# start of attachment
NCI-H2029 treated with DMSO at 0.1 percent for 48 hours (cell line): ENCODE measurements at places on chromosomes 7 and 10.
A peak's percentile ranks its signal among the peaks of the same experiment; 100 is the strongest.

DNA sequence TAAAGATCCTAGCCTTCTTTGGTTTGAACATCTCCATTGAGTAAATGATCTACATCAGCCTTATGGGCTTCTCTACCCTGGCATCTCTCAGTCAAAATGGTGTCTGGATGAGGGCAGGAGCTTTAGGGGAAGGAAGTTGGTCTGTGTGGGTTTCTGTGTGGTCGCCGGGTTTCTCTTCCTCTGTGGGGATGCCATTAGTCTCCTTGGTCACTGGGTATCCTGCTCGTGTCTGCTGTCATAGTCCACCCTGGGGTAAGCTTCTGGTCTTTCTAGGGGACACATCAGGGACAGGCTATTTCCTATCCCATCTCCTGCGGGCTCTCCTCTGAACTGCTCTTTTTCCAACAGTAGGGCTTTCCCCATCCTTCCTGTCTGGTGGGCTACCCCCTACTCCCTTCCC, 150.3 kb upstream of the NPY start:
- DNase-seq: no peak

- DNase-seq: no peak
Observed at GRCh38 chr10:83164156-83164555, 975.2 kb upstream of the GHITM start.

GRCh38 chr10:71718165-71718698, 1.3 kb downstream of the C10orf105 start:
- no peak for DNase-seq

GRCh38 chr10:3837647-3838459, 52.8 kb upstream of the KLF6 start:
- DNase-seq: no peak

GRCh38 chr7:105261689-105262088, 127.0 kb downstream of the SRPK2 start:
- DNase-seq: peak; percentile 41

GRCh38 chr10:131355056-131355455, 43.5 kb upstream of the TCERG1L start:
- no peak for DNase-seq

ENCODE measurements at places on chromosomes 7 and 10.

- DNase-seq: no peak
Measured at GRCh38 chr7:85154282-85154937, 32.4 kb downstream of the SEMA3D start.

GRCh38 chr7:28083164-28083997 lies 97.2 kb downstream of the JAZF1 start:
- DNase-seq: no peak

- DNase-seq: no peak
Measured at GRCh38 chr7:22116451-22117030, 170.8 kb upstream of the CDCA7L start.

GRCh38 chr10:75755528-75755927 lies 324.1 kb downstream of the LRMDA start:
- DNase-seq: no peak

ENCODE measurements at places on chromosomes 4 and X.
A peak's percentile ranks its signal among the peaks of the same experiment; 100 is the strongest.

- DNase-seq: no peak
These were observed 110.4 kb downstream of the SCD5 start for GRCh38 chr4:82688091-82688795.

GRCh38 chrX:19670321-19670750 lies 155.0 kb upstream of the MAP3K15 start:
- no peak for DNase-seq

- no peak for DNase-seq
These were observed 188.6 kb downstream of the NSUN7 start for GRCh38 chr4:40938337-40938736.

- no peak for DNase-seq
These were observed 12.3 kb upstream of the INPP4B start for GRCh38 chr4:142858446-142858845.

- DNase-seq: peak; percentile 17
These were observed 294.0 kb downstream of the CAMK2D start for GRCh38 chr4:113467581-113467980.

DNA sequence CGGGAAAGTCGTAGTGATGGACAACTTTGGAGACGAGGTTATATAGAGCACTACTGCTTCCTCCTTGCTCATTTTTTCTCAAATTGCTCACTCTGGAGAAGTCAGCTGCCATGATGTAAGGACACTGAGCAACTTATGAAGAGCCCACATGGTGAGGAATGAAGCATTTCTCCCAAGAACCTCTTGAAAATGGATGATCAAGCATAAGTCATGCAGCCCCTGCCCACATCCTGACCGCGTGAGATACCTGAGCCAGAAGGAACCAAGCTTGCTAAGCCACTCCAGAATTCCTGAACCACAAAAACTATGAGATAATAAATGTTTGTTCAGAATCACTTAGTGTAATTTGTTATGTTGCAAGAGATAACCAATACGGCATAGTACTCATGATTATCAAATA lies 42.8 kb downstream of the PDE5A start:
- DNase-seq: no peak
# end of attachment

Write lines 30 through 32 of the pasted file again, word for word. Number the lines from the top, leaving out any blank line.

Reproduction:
- no peak for DNase-seq
These were observed 188.6 kb downstream of the NSUN7 start for GRCh38 chr4:40938337-40938736.

- no peak for DNase-seq